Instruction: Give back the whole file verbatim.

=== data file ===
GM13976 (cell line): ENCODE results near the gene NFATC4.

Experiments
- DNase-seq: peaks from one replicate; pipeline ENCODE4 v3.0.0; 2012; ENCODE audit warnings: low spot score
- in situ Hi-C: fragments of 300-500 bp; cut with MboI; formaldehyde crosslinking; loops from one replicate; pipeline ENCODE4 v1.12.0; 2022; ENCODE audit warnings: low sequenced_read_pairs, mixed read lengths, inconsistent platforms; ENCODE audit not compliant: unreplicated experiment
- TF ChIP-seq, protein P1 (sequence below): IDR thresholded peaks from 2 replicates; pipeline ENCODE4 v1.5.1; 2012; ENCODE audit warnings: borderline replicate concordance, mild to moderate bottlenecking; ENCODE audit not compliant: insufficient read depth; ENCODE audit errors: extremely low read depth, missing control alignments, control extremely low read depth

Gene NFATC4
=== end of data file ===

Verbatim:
GM13976 (cell line): ENCODE results near the gene NFATC4.

Experiments
- DNase-seq: peaks from one replicate; pipeline ENCODE4 v3.0.0; 2012; ENCODE audit warnings: low spot score
- in situ Hi-C: fragments of 300-500 bp; cut with MboI; formaldehyde crosslinking; loops from one replicate; pipeline ENCODE4 v1.12.0; 2022; ENCODE audit warnings: low sequenced_read_pairs, mixed read lengths, inconsistent platforms; ENCODE audit not compliant: unreplicated experiment
- TF ChIP-seq, protein P1 (sequence below): IDR thresholded peaks from 2 replicates; pipeline ENCODE4 v1.5.1; 2012; ENCODE audit warnings: borderline replicate concordance, mild to moderate bottlenecking; ENCODE audit not compliant: insufficient read depth; ENCODE audit errors: extremely low read depth, missing control alignments, control extremely low read depth

Gene NFATC4